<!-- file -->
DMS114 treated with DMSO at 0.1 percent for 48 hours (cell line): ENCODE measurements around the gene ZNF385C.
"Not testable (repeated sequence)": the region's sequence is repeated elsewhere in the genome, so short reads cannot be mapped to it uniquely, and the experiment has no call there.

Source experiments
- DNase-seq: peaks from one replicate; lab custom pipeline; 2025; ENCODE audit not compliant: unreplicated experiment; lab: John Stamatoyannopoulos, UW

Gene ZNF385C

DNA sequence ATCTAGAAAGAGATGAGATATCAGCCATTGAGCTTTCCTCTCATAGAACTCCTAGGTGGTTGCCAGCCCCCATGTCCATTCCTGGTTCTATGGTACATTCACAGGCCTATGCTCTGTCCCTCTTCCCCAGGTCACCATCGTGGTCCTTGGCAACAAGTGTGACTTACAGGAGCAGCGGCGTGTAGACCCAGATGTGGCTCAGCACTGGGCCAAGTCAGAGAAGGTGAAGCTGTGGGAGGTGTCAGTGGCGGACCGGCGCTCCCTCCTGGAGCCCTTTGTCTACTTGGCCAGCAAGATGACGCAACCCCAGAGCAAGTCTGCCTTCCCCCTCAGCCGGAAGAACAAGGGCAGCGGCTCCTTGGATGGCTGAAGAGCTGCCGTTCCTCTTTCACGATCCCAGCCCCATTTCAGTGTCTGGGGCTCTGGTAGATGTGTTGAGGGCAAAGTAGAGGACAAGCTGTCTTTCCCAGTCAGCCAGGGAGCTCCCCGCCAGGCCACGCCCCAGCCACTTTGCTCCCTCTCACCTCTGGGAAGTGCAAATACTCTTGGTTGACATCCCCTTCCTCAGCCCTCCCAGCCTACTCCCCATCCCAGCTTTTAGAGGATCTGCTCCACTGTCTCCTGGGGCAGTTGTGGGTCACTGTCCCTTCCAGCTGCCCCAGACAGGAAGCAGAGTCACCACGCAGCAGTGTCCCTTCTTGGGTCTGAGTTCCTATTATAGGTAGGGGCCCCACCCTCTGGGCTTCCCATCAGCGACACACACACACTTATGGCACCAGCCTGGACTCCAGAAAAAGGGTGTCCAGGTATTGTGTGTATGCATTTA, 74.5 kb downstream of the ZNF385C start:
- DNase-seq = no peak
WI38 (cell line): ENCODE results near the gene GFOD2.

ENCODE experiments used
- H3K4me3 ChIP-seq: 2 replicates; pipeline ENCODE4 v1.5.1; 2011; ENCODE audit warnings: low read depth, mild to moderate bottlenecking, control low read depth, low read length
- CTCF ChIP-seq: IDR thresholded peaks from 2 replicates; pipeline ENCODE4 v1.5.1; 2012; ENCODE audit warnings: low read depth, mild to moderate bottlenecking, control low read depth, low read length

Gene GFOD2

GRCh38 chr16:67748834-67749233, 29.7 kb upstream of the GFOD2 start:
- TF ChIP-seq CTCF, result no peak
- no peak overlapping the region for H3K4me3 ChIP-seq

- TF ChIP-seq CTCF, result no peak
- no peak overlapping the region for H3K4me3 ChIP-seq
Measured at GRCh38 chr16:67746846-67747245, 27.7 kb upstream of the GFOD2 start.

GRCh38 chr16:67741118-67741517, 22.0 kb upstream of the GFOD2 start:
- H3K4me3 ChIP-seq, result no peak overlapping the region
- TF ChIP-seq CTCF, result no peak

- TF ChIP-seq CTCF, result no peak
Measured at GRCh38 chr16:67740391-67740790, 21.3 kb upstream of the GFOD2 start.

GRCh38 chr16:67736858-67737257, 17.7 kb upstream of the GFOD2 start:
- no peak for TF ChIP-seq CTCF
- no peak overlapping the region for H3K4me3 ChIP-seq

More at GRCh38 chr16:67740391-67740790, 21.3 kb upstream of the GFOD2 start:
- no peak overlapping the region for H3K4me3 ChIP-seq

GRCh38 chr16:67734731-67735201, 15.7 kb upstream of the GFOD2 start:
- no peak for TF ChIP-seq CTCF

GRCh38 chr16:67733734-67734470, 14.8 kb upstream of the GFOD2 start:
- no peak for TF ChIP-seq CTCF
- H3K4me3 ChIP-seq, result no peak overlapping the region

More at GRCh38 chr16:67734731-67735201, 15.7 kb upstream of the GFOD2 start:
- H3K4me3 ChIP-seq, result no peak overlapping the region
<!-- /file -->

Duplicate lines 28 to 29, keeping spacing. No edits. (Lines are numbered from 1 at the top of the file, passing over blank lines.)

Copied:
- no peak overlapping the region for H3K4me3 ChIP-seq

GRCh38 chr16:67734731-67735201, 15.7 kb upstream of the GFOD2 start: